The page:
As a subrogation professional, often times one of the hardest aspects of the career to understand is that you have to put on your plaintiff’s “hat” in order to prove your case and make a recovery. This involves gathering facts and understanding how tort law applies in your claim.
Inevitably, when a fellow attorney or subrogation adjuster asks me for guidance on how to handle a file, I will first look for the timeline of events and try to understand what happened and when it happened, and then try to understand or explain why it happened and how it happened.
In other words, “What’s the Story?”
Every subrogation claim has a story that tells your audience (a colleague, a supervisor, a liability adjuster, an expert, adverse defense counsel, a jury) what happened. The story is the roadmap for how you will handle the subrogation claim, and explains to an adverse party what their liability is and why they should pay you for the damages incurred.
However, often times, the subrogation claim’s story gets lost. In order to properly tell a claim’s story, you will first need to perform some investigation and ask some questions.
Initially, your insured will be the best source for the facts of a subrogation claim. Not only should you gather information related to the date of loss, but also, what occurred in the past? When was the part installed? Were any previous repairs made to the product or in the area of the loss?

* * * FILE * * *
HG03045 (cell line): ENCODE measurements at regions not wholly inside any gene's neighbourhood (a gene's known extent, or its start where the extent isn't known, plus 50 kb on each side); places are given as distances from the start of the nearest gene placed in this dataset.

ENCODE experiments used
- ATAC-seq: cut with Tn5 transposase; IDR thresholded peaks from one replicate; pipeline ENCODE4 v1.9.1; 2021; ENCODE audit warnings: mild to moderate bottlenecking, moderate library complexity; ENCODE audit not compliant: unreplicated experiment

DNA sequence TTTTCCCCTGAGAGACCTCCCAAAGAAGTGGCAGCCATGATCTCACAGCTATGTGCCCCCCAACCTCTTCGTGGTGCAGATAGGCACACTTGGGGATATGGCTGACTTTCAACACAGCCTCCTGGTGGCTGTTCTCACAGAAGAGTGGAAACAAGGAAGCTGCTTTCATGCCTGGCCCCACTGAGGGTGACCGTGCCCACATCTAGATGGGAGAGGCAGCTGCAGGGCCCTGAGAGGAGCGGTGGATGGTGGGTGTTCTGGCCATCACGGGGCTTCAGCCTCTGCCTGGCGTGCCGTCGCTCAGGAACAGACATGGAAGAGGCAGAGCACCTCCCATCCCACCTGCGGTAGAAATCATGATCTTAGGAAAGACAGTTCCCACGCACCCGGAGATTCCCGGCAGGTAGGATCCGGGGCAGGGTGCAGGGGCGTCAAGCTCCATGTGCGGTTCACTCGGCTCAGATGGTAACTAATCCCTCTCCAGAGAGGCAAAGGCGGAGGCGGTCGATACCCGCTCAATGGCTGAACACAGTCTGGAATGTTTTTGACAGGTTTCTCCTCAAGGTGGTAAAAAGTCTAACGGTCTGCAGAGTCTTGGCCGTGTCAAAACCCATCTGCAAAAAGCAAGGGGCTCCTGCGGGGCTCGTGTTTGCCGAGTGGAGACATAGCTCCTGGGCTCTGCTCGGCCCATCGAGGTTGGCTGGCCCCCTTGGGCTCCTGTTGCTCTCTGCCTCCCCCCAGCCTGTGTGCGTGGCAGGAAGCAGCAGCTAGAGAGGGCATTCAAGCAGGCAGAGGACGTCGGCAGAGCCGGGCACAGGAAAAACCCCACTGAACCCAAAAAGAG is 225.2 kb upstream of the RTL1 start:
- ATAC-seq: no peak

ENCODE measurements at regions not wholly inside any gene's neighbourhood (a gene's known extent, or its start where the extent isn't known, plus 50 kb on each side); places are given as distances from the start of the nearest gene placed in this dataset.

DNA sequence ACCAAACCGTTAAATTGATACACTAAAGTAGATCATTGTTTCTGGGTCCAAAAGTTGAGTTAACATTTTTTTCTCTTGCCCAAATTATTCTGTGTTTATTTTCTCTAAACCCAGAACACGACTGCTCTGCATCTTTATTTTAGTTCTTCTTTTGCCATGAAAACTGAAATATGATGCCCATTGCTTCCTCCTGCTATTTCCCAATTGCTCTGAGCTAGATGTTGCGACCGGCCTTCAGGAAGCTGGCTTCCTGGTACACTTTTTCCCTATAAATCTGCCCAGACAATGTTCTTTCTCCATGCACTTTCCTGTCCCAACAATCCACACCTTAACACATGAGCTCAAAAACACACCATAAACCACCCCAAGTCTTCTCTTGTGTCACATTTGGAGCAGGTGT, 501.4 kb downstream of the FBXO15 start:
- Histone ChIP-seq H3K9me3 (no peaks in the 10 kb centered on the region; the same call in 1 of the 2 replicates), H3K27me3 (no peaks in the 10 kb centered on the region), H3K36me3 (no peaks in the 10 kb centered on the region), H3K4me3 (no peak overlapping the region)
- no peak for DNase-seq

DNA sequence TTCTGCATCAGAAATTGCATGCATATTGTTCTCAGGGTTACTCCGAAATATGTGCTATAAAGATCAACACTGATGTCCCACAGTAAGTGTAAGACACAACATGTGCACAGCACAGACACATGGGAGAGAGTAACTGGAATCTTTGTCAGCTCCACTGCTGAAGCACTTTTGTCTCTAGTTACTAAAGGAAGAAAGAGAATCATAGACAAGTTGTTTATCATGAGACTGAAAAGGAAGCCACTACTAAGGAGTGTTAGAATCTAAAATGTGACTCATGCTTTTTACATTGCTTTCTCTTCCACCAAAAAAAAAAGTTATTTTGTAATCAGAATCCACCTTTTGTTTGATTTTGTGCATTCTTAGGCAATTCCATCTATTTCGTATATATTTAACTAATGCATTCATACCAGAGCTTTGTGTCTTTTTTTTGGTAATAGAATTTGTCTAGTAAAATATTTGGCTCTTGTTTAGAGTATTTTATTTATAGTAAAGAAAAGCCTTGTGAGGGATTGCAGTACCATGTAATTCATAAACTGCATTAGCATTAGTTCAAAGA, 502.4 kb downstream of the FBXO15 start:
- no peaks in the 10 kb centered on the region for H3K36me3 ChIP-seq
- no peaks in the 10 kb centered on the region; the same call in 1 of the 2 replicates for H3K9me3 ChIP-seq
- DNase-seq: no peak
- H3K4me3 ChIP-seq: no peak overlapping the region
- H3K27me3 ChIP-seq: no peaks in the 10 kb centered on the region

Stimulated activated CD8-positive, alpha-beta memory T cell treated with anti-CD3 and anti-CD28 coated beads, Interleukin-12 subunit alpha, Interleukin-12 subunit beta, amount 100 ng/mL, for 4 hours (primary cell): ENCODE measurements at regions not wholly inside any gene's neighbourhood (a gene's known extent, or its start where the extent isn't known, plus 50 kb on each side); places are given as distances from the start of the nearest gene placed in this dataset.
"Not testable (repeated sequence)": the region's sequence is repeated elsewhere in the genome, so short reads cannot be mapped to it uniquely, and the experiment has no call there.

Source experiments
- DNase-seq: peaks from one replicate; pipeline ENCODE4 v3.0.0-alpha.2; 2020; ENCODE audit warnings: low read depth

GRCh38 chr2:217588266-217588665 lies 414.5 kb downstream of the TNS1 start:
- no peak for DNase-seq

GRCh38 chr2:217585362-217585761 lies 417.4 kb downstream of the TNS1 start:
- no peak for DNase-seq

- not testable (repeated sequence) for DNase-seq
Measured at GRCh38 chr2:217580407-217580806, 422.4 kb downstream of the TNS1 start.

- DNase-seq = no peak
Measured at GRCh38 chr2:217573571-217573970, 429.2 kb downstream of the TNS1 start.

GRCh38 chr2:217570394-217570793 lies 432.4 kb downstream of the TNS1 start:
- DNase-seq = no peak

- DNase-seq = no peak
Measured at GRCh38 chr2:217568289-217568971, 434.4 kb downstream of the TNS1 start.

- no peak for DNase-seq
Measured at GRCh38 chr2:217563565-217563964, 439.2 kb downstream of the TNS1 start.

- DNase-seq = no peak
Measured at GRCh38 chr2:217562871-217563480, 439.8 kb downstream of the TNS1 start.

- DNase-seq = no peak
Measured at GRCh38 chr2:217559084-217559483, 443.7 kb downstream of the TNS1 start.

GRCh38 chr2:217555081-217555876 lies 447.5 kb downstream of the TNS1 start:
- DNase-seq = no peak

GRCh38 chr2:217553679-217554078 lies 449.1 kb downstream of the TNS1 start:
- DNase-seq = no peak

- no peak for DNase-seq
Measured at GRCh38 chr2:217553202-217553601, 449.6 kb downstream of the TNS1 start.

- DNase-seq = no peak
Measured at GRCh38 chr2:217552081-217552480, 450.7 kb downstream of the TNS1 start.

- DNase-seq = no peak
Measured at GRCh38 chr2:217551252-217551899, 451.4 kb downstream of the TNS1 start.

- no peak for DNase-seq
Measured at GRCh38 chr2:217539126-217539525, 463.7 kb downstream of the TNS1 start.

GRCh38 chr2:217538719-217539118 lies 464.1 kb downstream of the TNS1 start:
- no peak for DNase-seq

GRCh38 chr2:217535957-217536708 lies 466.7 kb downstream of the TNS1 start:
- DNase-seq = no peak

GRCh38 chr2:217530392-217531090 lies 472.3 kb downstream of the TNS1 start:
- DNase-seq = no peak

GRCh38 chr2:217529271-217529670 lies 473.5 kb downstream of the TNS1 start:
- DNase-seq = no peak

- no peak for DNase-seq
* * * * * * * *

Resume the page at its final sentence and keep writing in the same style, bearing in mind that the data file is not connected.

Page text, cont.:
Next, because the insured may have limited information (maybe they recently purchased the house or a contractor was involved in making repairs), it is also critically important to identify all of the parties that are involved in the loss. This will allow you to not only identify any additional documents that you should request (service invoices, purchase receipts, etc.), but you will also have a list of parties that should be placed on notice of any potential inspections.
A subrogation claim can be challenging because you never know where the facts will lead or what facts, that seem innocuous at first, will help you (or potentially could be the key to your case) in the future. The only thing that you can do is have processes and procedures in place for investigating potential subrogation claims, to make sure that you are giving yourself the best chance at success.
Once you have a timeline of events (what happened and when it happened), you will be in a better position to explain why and how the loss occurred. If you need to involve an expert to support your position, the timeline and the documentation gathered will be invaluable.
Your story needs a favorable conclusion, so be sure to involve subrogation counsel early to assist you in recovering on the file.
A subrogation claim’s story will often dictate the outcome of the claim and the success that you have in recovering money in the matter. The better story you are able to tell, the more success you will have in obtaining a recovery.
If you should have a question regarding this article or product liability subrogation, please contact Aaron Plamann at email@example.com.